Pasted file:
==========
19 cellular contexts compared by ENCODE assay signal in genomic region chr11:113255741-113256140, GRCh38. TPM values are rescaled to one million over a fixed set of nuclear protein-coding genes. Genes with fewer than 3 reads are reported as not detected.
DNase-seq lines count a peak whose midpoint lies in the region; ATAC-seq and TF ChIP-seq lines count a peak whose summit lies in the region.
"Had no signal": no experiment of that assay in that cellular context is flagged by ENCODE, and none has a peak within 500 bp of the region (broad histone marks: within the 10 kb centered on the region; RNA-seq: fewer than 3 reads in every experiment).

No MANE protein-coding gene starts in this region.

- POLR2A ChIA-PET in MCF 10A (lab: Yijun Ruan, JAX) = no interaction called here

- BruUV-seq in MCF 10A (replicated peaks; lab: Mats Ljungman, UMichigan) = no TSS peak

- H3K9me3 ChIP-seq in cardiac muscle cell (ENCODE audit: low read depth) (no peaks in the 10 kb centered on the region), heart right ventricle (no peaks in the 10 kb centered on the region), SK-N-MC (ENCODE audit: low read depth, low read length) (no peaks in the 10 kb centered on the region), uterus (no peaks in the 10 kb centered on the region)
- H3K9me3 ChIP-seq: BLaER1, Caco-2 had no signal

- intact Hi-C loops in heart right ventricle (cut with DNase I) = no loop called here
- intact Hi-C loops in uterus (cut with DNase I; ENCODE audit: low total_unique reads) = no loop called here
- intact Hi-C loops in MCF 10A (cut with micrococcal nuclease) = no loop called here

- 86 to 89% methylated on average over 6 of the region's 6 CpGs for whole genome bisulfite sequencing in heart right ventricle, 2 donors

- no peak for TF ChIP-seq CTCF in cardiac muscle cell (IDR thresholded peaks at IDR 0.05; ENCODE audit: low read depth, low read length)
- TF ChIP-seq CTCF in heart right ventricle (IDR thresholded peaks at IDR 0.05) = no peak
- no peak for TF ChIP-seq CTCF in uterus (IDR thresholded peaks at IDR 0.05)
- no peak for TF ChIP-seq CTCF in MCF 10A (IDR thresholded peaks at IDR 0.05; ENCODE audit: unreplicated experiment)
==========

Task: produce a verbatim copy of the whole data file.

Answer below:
19 cellular contexts compared by ENCODE assay signal in genomic region chr11:113255741-113256140, GRCh38. TPM values are rescaled to one million over a fixed set of nuclear protein-coding genes. Genes with fewer than 3 reads are reported as not detected.
DNase-seq lines count a peak whose midpoint lies in the region; ATAC-seq and TF ChIP-seq lines count a peak whose summit lies in the region.
"Had no signal": no experiment of that assay in that cellular context is flagged by ENCODE, and none has a peak within 500 bp of the region (broad histone marks: within the 10 kb centered on the region; RNA-seq: fewer than 3 reads in every experiment).

No MANE protein-coding gene starts in this region.

- POLR2A ChIA-PET in MCF 10A (lab: Yijun Ruan, JAX) = no interaction called here

- BruUV-seq in MCF 10A (replicated peaks; lab: Mats Ljungman, UMichigan) = no TSS peak

- H3K9me3 ChIP-seq in cardiac muscle cell (ENCODE audit: low read depth) (no peaks in the 10 kb centered on the region), heart right ventricle (no peaks in the 10 kb centered on the region), SK-N-MC (ENCODE audit: low read depth, low read length) (no peaks in the 10 kb centered on the region), uterus (no peaks in the 10 kb centered on the region)
- H3K9me3 ChIP-seq: BLaER1, Caco-2 had no signal

- intact Hi-C loops in heart right ventricle (cut with DNase I) = no loop called here
- intact Hi-C loops in uterus (cut with DNase I; ENCODE audit: low total_unique reads) = no loop called here
- intact Hi-C loops in MCF 10A (cut with micrococcal nuclease) = no loop called here

- 86 to 89% methylated on average over 6 of the region's 6 CpGs for whole genome bisulfite sequencing in heart right ventricle, 2 donors

- no peak for TF ChIP-seq CTCF in cardiac muscle cell (IDR thresholded peaks at IDR 0.05; ENCODE audit: low read depth, low read length)
- TF ChIP-seq CTCF in heart right ventricle (IDR thresholded peaks at IDR 0.05) = no peak
- no peak for TF ChIP-seq CTCF in uterus (IDR thresholded peaks at IDR 0.05)
- no peak for TF ChIP-seq CTCF in MCF 10A (IDR thresholded peaks at IDR 0.05; ENCODE audit: unreplicated experiment)